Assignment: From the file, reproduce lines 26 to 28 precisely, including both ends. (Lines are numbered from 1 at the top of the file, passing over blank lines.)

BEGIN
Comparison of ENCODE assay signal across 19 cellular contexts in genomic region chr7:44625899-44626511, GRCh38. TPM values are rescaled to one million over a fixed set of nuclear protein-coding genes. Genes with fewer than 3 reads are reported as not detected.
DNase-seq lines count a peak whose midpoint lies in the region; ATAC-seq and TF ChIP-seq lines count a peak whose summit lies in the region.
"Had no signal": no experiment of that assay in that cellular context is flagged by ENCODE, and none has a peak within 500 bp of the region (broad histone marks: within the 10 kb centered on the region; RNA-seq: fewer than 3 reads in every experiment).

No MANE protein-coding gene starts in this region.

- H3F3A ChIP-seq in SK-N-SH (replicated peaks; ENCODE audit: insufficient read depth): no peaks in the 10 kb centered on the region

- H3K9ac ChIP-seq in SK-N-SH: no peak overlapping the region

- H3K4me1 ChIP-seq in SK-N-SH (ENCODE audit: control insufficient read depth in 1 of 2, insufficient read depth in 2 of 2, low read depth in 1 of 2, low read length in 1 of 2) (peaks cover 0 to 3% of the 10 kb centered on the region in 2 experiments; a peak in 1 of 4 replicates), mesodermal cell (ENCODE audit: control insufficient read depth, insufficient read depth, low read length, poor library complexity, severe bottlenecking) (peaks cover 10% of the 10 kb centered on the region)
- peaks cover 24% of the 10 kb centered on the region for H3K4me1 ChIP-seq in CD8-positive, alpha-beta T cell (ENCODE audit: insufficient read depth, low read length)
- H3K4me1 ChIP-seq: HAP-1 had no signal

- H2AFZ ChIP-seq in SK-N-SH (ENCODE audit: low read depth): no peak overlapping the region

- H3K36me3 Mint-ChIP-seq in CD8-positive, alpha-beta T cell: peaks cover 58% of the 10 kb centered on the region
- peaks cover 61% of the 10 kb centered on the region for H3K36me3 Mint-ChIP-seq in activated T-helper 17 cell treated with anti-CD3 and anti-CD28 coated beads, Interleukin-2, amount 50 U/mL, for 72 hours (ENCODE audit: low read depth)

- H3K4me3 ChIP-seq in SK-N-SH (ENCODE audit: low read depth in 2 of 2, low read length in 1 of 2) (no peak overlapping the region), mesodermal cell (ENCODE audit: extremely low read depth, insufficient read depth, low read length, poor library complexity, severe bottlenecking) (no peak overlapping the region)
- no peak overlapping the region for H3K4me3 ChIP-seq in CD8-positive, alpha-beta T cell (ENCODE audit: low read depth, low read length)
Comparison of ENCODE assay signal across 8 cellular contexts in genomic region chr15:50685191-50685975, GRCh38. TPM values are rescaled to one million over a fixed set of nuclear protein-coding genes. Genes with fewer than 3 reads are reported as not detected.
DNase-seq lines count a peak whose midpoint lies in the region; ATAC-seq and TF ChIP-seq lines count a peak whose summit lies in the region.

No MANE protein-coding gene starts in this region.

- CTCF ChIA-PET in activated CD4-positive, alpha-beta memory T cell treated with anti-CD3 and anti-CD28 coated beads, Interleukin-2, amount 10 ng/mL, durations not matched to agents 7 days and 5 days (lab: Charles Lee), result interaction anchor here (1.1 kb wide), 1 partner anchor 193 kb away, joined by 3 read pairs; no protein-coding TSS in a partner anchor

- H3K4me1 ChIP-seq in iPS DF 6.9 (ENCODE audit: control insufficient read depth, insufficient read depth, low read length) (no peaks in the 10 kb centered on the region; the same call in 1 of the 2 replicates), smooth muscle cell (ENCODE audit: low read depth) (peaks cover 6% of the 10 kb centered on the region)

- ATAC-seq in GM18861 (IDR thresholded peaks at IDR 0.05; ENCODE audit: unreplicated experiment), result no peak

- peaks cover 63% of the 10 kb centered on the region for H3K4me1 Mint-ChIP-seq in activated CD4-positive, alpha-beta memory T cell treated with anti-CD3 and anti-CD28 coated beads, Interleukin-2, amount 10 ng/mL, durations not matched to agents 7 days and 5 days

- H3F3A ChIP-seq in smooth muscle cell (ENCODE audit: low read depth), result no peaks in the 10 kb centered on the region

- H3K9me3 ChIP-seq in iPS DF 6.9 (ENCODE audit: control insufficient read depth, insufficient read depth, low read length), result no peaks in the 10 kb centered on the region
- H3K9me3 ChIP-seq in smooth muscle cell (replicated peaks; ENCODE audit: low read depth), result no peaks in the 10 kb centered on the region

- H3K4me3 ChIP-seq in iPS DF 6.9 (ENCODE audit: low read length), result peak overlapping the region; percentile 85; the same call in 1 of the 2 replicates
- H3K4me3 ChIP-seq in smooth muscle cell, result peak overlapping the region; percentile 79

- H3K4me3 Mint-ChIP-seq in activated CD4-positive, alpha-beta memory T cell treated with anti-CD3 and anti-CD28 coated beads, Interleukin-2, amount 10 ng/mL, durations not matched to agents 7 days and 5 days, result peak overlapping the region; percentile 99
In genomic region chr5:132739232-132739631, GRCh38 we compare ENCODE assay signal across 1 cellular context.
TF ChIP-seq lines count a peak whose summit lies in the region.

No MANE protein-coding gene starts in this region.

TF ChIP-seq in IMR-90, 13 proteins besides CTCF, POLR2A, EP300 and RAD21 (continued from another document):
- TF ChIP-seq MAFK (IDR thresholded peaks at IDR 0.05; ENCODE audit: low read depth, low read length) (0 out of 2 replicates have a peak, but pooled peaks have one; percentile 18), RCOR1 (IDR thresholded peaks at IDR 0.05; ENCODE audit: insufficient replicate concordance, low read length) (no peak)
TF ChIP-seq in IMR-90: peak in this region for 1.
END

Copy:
- H3K4me3 ChIP-seq in smooth muscle cell, result peak overlapping the region; percentile 79

- H3K4me3 Mint-ChIP-seq in activated CD4-positive, alpha-beta memory T cell treated with anti-CD3 and anti-CD28 coated beads, Interleukin-2, amount 10 ng/mL, durations not matched to agents 7 days and 5 days, result peak overlapping the region; percentile 99
In genomic region chr5:132739232-132739631, GRCh38 we compare ENCODE assay signal across 1 cellular context.